A few days after the fight she had tried to tell him about Sutter. They were in the soda shop and she was again placing before him a tall chrome shaker of malted milkshake. Behind him the smell of popcorn and the cedar chips from the pet cages combined with the woody clomp of customers and the sharper sound of the men along the counter clicking their silverware to make her words inaudible. What did you say? he said. I’ll tell you later, she said, and then she went down the counter to tend to another customer, holding her check pad up as she walked, attentive and sure. He watched her and shook his head and went back to his milkshake.

I felt a vindication, he was saying, out on the patio, leaning back in a rusty lawn chair, bringing the beer to his lips.

She was removing a handkerchief from her hair, pulling it down around her neck and fingering the knot. Beyond her—on the edge of Tucson—the sunlight burned against the foothills.

When I kicked the shit out of that Sutter fellow, I felt it then. It’s as if I knew you’d tell me that story you told, he said. He took another sip and watched as she shook her head softly to the side and then smoothed her dress against her hips, thrusting her belly out, patting it gently with the flat of her hand, turning to give him a profile view as he sipped the beer.

Ah, forget it, he said, and he meant it. He wanted to bury that night in the past with the other painful moments: standing out in the field after the duster. The spray bitter and tarlike. The bandana tied to his mouth. Mending the fences with his fingers bleeding. Leaning into the crushing weight of stubborn livestock. His father’s thick hands on the belt.

I was just thinking, he said, watching as she hung the bag with the pins on the line and walked over and settled down into the chair beside him. Suddenly they were simply two more married souls on the edge of a new development; two more sharing a moment together, relishing a sensation of glory, waiting for the first stars to appear.

Where’d you come up with a word like that? she said.

A word like what? he said, patting his own belly.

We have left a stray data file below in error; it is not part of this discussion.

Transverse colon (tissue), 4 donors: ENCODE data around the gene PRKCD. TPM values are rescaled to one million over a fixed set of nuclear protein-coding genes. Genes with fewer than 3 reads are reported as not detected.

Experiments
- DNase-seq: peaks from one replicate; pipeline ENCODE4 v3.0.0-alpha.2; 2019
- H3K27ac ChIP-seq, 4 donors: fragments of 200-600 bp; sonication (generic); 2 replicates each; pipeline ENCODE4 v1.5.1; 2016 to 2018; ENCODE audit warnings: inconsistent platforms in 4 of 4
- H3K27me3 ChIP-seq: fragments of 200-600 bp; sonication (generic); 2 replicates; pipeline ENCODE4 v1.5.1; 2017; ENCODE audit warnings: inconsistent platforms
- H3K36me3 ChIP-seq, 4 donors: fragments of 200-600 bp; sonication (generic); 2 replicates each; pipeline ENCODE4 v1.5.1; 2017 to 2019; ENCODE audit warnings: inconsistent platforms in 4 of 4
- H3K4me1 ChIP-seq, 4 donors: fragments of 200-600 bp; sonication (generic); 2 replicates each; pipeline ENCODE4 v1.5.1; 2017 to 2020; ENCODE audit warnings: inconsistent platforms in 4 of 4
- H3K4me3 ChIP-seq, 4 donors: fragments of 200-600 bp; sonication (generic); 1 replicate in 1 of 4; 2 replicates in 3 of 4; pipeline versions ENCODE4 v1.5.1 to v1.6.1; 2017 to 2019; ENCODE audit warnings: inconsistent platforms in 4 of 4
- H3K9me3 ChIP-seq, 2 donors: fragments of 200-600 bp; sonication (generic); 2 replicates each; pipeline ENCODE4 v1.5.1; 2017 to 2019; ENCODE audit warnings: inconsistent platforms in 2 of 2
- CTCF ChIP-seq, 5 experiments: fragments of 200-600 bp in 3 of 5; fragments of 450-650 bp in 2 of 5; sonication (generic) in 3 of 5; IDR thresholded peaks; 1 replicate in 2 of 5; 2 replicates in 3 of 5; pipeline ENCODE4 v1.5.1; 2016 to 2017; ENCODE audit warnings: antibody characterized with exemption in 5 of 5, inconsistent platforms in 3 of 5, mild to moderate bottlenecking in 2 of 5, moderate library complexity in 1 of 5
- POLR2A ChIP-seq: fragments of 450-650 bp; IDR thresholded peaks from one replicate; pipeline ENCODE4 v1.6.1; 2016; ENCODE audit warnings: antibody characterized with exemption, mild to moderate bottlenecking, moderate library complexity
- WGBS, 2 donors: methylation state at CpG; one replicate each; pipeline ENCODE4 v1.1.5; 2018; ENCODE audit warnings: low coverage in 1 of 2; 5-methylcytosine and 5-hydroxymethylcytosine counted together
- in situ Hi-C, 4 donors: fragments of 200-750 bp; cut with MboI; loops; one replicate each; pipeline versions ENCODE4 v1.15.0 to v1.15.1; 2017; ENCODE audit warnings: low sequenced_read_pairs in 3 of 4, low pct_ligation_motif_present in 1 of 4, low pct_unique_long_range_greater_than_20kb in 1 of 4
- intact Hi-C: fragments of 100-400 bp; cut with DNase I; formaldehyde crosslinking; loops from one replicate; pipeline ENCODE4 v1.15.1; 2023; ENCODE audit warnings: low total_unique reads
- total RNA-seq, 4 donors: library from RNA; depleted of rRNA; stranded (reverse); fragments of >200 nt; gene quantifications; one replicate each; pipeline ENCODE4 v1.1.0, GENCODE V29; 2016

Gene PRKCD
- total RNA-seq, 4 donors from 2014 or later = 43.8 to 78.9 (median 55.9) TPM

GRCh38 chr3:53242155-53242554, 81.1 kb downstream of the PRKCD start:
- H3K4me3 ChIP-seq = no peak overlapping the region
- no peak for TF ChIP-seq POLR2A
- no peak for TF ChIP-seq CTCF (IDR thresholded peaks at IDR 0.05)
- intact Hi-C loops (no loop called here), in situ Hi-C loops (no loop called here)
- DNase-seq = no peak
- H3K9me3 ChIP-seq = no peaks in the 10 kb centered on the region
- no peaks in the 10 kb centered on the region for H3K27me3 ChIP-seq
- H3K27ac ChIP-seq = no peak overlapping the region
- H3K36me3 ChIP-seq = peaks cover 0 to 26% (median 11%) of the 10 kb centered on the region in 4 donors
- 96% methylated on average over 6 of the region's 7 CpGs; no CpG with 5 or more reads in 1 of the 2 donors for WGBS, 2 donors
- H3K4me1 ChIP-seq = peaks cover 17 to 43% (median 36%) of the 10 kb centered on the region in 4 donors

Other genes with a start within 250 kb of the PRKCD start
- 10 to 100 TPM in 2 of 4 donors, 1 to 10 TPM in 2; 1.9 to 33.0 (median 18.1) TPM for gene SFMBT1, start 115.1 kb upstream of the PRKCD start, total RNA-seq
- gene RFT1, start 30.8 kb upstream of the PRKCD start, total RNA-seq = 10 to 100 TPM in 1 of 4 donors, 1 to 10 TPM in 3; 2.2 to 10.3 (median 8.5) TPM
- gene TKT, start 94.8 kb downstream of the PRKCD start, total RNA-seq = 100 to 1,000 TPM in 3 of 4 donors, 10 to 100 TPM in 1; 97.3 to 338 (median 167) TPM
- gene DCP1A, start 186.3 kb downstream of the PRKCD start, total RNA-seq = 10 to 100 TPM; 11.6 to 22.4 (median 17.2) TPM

Vindication, she said, smiling. He loved the look on her face. He loved her face. He loved the down on her neck. Honey, that’s a look that gets me through the day, he sometimes said. When I’m folding boxes, or loading a pallet onto a truck, I think of that look. When I’m punching the clock, that’s the smile that gets the card into the slot.

Just came to me, as I was thinking things over, he said.

She turned and looked beyond the yard and they settled into the kind of silence they would, later in the marriage, take for granted. Now it created a tension, a paradoxical sense of needing to speak and stay silent at the same time. But later, after a move to Cleveland, they’d feel keenly that this kind of quiet was what love became when it hardened into history, one day after another passing behind them, because that shared sense of destiny that began that night, during the fight, would never leave. It was the secret, they both liked to believe, they had shared in that first glance: a boy looking up, his face sweat-sheened and tight, and a girl looking on, pursing her lips slightly in a way she had seen in older girls, that went beyond her mother working in the Sutter household, or his own misery at the time. It was the secret of their future destiny. That’s what they liked to believe. That’s what they continued to believe for the rest of their lives.

You weren’t thinking about vindication when it was happening. He hit you hard, if I remember correctly, and then you hit him harder, and he hit you a little bit harder and you lost that tooth, and then you happened to be the one who hit him the hardest in the end, she said.

I fought dirty. Time’s gonna be the final judge, but I fought dirty.

I love you anyway, she said.

And I love you anyway, he said, feeling the cool patio stones on his bare feet.

In Cleveland he’d claim: I knew it right then. I knew your name and that your ma worked for Sutter’s folks. That put the fuel in me and made me want to kill that bastard. I guess I’d even go so far as to say I knew exactly what you were thinking, somehow, and had it all figured out.

Much later—maybe in Detroit, or their last year in Toledo—he’d remember it differently. He had looked at her and known intuitively that Sutter had tried some kind of funny business in the kitchen, or up in the maid quarters, or down in the laundry room, maybe shoving her back onto a pile of dirty sheets and fondling her, reaching up and under her skirt while she tried to fight back, feeling the shame and fear that came when a boy tried something with a girl, knowing that if she said anything her mother would lose her job. In later years he’d slip that into the story when they talked it over. As he aged, it seemed too much that he had beaten Sutter before he had learned the story. He had gone at Sutter not out of a sense of dignity or honor, or even because of the slight about being an Okie, and only after the fight—when the parking lot cleared and somehow he got close enough, caught up with her, tapped her shoulder, his face still bloody, his eyes bruised, and said hello, leaning forward, trying to wink but instead wincing, slightly confused somehow because she had the high, clean forehead and hairdo of a rich girl even though she wasn’t—maybe he knew that much, understood that she was the daughter of the kind of woman who would do the Sutters’ laundry. Who else but someone like her would appear at the end of a fight, in the lonely parking lot, and lend a hand, touching his cut and saying it needed to be stitched, simply standing there without fear at the sight of his battered face?


Copyright © 2019 by David Means